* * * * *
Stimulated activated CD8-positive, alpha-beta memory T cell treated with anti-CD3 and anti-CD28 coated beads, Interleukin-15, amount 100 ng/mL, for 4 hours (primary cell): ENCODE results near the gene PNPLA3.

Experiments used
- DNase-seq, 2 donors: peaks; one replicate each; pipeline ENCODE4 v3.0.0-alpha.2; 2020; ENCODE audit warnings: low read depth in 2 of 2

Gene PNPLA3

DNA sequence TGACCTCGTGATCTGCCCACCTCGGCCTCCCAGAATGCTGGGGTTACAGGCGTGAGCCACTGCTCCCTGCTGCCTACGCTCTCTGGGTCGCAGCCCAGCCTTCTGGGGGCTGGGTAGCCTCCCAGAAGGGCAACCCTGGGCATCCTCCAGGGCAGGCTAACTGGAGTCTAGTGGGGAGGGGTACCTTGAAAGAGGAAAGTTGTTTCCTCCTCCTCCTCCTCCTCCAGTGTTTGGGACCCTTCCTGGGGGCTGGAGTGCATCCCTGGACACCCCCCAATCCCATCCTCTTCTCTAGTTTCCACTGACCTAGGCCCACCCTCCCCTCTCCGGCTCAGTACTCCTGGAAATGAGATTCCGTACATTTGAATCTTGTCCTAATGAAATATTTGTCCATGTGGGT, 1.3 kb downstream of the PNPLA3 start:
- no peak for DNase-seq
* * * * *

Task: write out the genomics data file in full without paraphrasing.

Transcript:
Stimulated activated CD8-positive, alpha-beta memory T cell treated with anti-CD3 and anti-CD28 coated beads, Interleukin-15, amount 100 ng/mL, for 4 hours (primary cell): ENCODE results near the gene PNPLA3.

Experiments used
- DNase-seq, 2 donors: peaks; one replicate each; pipeline ENCODE4 v3.0.0-alpha.2; 2020; ENCODE audit warnings: low read depth in 2 of 2

Gene PNPLA3

DNA sequence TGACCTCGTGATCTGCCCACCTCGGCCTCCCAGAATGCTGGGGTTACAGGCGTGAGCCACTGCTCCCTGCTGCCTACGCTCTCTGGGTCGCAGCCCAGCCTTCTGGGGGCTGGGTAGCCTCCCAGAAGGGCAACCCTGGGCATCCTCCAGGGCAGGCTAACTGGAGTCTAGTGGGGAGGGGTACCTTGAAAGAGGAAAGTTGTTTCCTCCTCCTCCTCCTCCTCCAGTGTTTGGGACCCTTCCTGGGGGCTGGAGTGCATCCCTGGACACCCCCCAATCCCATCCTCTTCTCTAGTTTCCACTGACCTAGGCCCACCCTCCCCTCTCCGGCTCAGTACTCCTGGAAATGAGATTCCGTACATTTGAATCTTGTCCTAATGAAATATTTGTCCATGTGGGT, 1.3 kb downstream of the PNPLA3 start:
- no peak for DNase-seq